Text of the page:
Congressman Bruce Westerman (AR) and a bipartisan group of House members introduced a bill to modify the presumption of service connection for veterans exposed to herbicides while serving in Thailand on Thursday, January 18, after a lifetime resident of Mena, Bill Rhodes, has actively advocated for a change in legislation for several months. The bill would give veterans who served in Thailand during the Vietnam War era the opportunity to prove exposure to herbicide agents like Agent Orange and receive Veterans Administration benefits for service-related health problems. Currently, many veterans who served in Thailand are not entitled to such benefits on the basis of Agent Orange exposure.
“When a veteran serves our nation, they earn the respect of a grateful people and should receive treatment and long-term benefits for illness or injuries incurred in the line of duty,” Westerman said. “I have heard from veterans in my district who believe they were exposed to herbicides like Agent Orange while serving in Thailand during the Vietnam era, but have not received VA disability benefits for their illness. This bill gives them the opportunity to make their case and receive the benefits they have earned and deserve. This is the right thing to do for the brave Americans who served our country during the Vietnam conflict.”
“The valorous Americans who served our country deserve the health benefits that they were promised and have more than earned,” said co-sponsor Jimmy Panetta (CA). “I am proud to work on this bipartisan and bicameral legislation that would help ensure that veterans exposed to Agent Orange while serving in Thailand are able to receive the health benefits that they need and deserve. This bill will help fulfill the commitment that our country made to those men and women who served.”
“Thousands of Mainers and millions of Americans served and sacrificed for our Nation during the Vietnam War,” co-sponsor Bruce Poliquin (ME) said. “In addition to battling a gruesome war, many were also exposed to chemicals that have resulted in long term illnesses, cancers, and birth defects for their children. It is long overdue to give those who are suffering from these ailments—and their children–the support and compensation they deserve. This is an important and commonsense bill for our Veterans that extends the same benefits that we give those that were exposed to these dangerous chemicals in Vietnam and Korea, to their fellow Veterans that served in Thailand and exposed to the same chemicals. As a member of the Veterans’ Affairs Committee, I am honored to join my colleagues in introducing this important and long overdue piece of legislation.”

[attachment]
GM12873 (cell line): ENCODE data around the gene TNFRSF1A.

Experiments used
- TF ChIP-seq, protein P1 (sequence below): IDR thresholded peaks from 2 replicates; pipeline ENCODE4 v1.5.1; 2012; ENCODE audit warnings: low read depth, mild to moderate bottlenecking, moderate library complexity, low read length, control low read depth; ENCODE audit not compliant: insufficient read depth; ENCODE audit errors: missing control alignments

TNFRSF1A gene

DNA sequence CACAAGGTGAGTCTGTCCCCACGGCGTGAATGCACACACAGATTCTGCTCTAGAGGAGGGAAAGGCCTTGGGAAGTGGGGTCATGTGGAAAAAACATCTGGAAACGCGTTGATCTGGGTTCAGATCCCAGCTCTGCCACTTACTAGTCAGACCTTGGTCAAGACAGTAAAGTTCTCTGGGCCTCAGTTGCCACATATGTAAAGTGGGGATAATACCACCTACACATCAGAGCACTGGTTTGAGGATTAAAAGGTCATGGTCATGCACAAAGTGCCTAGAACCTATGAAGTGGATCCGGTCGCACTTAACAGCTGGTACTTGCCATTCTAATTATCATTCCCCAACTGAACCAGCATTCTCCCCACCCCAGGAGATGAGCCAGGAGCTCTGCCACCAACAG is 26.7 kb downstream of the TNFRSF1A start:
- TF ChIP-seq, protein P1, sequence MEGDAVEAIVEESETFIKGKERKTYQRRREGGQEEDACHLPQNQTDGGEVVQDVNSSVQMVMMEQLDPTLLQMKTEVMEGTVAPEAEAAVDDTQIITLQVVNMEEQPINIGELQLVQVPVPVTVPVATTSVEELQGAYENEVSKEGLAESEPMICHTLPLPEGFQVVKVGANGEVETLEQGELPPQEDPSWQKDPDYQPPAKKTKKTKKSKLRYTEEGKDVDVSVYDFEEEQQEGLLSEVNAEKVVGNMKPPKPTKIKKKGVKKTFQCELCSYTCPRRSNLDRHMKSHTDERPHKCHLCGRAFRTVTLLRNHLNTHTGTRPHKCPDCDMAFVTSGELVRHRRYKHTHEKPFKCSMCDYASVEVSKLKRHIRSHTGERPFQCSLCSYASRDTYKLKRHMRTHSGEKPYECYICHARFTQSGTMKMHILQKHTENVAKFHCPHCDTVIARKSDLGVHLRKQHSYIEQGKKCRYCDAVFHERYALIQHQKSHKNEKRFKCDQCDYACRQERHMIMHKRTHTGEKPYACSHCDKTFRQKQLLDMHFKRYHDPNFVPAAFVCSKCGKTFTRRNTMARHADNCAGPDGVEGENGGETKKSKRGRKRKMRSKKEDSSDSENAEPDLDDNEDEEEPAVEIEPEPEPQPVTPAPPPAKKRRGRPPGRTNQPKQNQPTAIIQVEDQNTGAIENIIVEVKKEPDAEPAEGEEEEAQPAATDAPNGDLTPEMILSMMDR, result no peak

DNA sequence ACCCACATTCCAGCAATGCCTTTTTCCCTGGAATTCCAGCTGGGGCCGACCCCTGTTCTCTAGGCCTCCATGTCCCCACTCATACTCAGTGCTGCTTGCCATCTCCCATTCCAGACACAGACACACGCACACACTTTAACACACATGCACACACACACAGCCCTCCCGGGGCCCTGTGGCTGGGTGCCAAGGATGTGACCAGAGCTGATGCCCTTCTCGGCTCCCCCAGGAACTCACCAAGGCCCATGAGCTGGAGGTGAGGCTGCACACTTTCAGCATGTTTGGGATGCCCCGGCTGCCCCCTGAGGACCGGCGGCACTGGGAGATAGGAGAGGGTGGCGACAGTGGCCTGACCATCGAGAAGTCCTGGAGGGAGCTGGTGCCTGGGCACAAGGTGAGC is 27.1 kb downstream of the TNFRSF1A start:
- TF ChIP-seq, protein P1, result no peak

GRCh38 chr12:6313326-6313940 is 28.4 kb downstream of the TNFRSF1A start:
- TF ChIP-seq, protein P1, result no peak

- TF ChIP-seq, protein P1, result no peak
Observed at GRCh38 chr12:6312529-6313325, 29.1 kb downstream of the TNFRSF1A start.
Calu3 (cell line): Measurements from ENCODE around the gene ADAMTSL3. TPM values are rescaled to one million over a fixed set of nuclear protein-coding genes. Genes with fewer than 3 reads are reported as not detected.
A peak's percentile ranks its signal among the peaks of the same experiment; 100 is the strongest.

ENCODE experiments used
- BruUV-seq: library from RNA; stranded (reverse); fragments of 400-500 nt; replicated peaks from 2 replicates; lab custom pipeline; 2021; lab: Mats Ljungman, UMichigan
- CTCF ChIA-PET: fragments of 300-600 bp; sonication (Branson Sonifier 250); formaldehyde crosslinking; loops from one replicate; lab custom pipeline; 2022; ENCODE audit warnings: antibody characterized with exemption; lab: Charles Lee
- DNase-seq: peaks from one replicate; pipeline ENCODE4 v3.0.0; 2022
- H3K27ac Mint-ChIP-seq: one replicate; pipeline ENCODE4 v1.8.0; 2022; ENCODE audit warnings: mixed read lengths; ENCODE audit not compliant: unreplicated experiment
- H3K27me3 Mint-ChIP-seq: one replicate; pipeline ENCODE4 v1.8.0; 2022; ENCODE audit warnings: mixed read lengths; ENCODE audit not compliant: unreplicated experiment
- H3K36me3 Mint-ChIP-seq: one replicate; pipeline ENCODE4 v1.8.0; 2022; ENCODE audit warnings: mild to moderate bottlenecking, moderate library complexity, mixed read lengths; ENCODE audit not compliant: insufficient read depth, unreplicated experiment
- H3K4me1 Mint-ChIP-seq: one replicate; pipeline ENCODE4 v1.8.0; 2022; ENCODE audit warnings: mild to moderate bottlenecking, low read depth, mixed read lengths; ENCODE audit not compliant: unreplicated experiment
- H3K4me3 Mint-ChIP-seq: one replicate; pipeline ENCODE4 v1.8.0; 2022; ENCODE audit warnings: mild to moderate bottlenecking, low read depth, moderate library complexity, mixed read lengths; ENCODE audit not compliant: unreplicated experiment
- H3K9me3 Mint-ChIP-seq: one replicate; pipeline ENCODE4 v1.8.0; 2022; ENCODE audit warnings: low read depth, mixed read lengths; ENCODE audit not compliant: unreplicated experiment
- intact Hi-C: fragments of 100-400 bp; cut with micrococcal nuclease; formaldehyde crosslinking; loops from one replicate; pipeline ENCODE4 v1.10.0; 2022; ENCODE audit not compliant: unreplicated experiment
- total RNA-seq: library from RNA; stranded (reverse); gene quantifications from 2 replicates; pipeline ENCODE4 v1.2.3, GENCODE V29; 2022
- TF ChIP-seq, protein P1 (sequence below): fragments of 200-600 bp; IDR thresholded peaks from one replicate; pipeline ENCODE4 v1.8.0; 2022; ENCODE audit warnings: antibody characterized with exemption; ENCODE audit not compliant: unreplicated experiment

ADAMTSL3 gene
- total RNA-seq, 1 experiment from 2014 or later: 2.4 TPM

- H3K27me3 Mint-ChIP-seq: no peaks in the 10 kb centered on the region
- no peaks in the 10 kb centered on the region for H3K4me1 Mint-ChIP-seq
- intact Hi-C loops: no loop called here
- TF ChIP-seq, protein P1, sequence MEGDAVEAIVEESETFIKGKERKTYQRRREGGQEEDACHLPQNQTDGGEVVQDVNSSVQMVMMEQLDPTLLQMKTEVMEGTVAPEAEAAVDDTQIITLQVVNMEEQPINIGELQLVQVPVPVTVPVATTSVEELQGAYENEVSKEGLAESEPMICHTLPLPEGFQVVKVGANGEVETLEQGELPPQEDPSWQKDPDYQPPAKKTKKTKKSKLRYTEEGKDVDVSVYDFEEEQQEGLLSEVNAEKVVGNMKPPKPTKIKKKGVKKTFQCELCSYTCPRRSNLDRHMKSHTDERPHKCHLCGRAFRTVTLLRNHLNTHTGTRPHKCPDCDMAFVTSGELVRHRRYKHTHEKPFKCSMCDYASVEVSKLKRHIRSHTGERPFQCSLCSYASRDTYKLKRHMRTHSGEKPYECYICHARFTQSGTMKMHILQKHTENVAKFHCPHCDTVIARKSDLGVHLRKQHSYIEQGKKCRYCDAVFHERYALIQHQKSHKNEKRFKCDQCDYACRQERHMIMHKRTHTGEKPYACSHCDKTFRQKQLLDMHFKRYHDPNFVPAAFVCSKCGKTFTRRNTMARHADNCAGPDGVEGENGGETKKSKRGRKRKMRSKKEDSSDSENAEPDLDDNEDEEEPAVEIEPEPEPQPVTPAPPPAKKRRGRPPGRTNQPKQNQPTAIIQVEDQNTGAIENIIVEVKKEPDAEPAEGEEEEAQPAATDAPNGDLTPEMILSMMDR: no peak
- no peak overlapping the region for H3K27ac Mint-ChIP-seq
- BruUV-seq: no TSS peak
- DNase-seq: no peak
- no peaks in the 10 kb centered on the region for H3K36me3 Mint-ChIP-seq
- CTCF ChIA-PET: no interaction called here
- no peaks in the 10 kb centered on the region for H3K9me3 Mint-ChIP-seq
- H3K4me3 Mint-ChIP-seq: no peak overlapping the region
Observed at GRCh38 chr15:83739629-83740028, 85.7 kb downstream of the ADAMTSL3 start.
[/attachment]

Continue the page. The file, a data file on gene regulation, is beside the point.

“Our veterans deserve far better treatment than what they currently receive, and this bill is a step towards closing that gap,” co-sponsor Jacky Rosen (NV) said. “This bill will help Vietnam-era veterans who were based in Thailand receive special consideration in their treatments after being exposed to herbicides in those regions. This bipartisan bill represents our nation’s commitment to improving veterans’ health coverage and I am proud to support this measure. ”
“If a veteran at any time during their service was exposed to herbicide agents and is now suffering because of that exposure, they deserve VA benefits,” said co-sponsor Scott Tipton (CO-03). “Unfortunately, current law based on arbitrary specifications dictates that veterans serving at military bases in Thailand during the Vietnam War do not qualify for these benefits, despite a report proving that dangerous herbicides were in fact used in that area. Our nation’s veterans deserve better. I am glad to support legislation that will allow them the opportunity to prove their exposure, so that they can finally receive the benefits owed to them.”
This bill covers veterans of the Armed Forces who served in Thailand from February 28, 1961, to May 7, 1975, regardless of assigned duties at the time. Children diagnosed with Spina Bifida whose parents were exposed to Agent Orange during service in the Armed Forces in Thailand during this period would also be able to receive covered benefits.
In addition to Reps. Westerman, Panetta, Poliquin, Rosen, and Tipton, the bill is also co-sponsored by Rep. Stephanie Murphy (FL).
A Senate version of this bill, S. 2105, was introduced by Senator John Boozman (R-AR) on November 8, 2017. Co-sponsors include Democratic Senators Joe Donnelly (IN) Robert Menendez (NJ), Jeff Merkley (OR), Chris Van Hollen (MD), Elizabeth Warren (MA), and Republican Senator Dean Heller (NV).